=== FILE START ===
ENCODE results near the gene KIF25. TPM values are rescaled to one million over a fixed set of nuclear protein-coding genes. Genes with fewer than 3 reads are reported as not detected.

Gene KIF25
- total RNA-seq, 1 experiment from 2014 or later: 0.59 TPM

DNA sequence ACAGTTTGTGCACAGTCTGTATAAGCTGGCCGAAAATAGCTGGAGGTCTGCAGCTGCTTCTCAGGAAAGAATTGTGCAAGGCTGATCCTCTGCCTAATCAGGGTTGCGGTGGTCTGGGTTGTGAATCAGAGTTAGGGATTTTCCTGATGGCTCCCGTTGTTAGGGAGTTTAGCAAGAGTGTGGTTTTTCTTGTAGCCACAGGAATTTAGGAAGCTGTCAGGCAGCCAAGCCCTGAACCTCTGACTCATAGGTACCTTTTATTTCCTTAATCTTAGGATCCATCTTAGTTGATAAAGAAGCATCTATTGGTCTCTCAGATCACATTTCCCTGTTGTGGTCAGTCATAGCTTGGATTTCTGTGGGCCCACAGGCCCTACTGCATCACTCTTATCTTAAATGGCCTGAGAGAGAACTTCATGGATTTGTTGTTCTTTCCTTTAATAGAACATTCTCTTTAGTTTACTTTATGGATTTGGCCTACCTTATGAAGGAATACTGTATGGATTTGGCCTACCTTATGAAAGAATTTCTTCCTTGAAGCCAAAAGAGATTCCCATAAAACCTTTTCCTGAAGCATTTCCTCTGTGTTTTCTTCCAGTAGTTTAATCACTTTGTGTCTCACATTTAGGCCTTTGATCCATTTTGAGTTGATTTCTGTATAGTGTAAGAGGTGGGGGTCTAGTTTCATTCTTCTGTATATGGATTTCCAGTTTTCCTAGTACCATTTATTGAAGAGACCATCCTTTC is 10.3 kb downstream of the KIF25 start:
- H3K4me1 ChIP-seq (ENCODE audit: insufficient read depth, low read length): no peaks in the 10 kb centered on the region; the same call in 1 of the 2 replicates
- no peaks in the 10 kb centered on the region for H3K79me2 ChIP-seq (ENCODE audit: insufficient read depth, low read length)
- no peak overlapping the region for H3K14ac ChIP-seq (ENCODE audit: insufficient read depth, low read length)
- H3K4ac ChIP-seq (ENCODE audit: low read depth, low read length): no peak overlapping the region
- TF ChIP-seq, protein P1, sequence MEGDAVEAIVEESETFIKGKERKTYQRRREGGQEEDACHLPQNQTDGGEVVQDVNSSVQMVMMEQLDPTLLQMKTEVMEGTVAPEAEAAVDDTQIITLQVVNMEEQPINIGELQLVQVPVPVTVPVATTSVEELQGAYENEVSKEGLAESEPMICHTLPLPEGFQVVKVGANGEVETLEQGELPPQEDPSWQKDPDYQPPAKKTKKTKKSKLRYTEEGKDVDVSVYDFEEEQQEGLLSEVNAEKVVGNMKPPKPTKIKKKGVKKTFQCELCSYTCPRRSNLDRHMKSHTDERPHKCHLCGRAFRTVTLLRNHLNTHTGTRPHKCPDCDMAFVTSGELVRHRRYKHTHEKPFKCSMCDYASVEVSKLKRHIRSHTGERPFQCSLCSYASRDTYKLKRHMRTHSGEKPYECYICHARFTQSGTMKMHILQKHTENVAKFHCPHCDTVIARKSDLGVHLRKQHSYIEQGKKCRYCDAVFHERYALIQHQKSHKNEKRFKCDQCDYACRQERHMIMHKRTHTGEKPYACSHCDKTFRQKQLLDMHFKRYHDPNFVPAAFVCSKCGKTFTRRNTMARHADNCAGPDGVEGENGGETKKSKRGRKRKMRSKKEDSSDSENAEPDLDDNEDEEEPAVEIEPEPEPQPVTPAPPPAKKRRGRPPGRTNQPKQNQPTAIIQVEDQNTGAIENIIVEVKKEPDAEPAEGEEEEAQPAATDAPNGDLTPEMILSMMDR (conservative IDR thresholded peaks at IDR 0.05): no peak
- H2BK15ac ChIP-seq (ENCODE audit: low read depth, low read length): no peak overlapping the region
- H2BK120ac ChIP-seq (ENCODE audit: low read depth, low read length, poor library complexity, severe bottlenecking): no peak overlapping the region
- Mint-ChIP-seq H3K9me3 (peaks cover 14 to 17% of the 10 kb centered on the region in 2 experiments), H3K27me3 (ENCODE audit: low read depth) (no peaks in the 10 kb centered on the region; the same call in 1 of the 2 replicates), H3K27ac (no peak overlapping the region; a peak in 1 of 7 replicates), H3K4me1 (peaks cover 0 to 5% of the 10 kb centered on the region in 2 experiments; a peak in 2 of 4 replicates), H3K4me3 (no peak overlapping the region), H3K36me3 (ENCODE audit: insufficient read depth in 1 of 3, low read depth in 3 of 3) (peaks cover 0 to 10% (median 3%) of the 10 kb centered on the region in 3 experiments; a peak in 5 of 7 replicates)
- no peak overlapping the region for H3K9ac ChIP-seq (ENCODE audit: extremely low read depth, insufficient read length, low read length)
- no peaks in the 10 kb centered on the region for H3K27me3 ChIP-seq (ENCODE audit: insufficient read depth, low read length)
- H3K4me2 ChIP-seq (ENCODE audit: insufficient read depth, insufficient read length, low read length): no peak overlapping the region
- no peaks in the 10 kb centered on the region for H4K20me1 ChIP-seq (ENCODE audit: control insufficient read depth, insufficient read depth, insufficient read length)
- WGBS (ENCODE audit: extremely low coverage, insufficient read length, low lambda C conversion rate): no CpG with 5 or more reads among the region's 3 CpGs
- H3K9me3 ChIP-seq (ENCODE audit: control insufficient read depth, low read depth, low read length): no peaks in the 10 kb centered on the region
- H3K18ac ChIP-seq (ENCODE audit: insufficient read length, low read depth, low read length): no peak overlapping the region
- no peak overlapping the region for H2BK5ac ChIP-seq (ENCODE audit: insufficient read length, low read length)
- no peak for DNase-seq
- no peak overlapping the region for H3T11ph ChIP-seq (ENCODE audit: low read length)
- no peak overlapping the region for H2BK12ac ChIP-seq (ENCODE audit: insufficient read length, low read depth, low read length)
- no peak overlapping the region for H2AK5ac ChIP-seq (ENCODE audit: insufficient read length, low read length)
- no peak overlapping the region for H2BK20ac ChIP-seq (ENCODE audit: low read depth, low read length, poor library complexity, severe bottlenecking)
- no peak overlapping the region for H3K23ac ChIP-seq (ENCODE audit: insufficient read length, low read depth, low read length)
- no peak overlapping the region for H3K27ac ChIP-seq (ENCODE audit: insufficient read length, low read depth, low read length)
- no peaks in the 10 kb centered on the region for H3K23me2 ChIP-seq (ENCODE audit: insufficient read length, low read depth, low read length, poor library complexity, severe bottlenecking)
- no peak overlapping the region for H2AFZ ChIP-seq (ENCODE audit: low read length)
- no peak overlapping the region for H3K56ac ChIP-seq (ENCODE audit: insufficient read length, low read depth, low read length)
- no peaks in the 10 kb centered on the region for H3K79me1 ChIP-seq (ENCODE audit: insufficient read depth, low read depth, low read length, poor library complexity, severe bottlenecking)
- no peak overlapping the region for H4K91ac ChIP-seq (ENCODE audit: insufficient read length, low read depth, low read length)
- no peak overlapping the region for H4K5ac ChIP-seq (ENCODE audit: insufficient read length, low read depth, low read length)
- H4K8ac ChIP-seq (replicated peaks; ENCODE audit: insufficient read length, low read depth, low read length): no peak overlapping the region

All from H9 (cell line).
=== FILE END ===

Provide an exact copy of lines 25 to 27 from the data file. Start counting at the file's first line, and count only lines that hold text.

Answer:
- no peak overlapping the region for H2BK20ac ChIP-seq (ENCODE audit: low read depth, low read length, poor library complexity, severe bottlenecking)
- no peak overlapping the region for H3K23ac ChIP-seq (ENCODE audit: insufficient read length, low read depth, low read length)
- no peak overlapping the region for H3K27ac ChIP-seq (ENCODE audit: insufficient read length, low read depth, low read length)